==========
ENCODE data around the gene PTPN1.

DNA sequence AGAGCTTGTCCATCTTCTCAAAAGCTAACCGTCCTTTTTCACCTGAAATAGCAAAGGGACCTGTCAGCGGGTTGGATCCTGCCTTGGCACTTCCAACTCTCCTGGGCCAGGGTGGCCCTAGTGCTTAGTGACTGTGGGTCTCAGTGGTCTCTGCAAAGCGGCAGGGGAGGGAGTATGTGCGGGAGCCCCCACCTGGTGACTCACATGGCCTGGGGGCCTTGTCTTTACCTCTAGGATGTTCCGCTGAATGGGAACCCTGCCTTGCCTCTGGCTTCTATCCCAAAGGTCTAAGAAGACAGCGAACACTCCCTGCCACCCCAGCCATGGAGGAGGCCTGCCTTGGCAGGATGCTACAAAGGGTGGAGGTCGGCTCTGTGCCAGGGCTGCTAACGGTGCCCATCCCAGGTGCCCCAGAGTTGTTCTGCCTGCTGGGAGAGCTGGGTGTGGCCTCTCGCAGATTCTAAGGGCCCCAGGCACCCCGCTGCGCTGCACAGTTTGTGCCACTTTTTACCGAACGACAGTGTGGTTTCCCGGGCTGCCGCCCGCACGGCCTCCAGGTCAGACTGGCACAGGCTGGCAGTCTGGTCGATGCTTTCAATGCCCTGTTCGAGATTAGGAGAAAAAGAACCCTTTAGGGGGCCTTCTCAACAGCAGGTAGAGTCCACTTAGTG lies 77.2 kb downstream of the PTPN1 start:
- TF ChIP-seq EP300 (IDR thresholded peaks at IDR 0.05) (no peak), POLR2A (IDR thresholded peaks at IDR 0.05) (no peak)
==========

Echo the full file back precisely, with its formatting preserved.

ENCODE data around the gene PTPN1.

DNA sequence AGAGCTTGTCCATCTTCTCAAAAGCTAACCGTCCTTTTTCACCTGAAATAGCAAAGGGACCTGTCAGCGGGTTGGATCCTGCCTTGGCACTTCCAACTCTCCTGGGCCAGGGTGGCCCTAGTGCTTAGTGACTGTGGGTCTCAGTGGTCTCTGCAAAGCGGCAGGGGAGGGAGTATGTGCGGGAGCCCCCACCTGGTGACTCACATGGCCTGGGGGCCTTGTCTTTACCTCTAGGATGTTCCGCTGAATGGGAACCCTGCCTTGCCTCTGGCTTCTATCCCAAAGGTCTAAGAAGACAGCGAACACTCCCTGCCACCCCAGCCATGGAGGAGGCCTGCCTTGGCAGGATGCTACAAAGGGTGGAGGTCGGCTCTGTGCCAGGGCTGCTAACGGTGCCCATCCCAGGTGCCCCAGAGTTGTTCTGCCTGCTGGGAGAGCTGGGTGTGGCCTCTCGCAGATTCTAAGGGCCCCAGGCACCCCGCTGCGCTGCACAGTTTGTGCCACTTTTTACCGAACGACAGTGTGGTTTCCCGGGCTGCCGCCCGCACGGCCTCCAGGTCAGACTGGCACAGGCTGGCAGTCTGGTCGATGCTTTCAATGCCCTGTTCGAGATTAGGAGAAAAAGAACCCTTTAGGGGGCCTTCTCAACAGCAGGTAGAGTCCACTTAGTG lies 77.2 kb downstream of the PTPN1 start:
- TF ChIP-seq EP300 (IDR thresholded peaks at IDR 0.05) (no peak), POLR2A (IDR thresholded peaks at IDR 0.05) (no peak)